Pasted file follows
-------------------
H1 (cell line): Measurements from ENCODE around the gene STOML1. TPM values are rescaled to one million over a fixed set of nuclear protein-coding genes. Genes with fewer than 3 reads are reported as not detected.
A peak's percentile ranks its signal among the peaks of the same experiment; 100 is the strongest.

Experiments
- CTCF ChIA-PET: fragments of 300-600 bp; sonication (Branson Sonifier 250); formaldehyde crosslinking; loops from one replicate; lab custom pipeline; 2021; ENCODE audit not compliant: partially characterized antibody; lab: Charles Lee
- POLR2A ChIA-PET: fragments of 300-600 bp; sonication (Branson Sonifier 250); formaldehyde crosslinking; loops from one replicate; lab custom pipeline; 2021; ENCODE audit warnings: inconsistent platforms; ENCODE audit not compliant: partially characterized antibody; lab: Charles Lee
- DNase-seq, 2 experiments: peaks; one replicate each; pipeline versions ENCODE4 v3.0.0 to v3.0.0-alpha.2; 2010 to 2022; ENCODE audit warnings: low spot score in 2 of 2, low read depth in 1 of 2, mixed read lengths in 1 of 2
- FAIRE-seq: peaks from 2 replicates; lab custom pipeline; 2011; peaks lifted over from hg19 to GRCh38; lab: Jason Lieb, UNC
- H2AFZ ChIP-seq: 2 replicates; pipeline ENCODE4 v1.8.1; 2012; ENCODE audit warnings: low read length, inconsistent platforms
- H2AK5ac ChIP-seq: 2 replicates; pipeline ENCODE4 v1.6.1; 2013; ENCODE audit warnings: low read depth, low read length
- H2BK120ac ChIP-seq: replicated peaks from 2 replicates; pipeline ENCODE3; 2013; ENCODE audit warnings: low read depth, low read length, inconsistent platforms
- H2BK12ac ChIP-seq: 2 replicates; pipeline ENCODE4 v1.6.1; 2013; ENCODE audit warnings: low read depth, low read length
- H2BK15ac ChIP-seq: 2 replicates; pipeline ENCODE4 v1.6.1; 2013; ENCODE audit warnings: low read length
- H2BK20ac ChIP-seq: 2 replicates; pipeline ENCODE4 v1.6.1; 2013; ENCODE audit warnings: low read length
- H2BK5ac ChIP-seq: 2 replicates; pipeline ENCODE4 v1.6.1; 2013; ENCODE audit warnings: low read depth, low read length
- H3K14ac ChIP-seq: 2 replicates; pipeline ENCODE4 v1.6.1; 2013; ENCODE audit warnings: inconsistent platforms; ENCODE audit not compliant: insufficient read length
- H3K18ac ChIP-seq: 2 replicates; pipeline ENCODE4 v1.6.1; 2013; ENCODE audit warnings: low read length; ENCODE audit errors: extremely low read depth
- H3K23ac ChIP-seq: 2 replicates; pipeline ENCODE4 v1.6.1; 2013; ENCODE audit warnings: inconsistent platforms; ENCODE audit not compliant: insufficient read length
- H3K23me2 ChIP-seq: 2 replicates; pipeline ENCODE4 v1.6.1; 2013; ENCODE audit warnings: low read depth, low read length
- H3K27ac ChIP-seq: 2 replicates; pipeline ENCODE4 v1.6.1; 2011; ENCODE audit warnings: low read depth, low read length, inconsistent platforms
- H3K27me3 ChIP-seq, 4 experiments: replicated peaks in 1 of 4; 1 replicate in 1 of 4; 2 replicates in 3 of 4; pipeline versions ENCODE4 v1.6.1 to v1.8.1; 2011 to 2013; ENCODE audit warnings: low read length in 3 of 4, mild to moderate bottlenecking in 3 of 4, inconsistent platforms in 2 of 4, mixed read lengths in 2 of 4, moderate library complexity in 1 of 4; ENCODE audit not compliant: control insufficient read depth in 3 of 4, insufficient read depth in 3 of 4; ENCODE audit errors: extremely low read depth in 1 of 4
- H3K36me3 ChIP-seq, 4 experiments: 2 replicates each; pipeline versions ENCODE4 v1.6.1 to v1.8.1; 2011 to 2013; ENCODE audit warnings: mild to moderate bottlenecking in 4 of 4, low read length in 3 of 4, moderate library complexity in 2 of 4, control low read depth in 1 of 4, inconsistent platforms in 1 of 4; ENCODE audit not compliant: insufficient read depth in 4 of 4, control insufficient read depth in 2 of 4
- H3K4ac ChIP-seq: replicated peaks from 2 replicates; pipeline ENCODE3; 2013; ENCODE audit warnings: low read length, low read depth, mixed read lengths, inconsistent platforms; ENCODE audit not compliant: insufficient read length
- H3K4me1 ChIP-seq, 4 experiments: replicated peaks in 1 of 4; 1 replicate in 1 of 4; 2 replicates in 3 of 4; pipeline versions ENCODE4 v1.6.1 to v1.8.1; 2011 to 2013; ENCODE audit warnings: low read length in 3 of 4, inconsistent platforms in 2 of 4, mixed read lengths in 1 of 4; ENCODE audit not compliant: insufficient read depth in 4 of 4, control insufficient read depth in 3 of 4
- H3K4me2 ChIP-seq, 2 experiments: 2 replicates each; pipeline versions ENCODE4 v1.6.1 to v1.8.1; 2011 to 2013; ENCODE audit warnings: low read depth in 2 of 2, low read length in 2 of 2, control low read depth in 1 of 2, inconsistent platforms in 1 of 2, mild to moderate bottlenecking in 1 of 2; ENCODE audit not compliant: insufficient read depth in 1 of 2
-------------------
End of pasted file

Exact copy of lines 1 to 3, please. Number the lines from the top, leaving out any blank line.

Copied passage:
H1 (cell line): Measurements from ENCODE around the gene STOML1. TPM values are rescaled to one million over a fixed set of nuclear protein-coding genes. Genes with fewer than 3 reads are reported as not detected.
A peak's percentile ranks its signal among the peaks of the same experiment; 100 is the strongest.

Experiments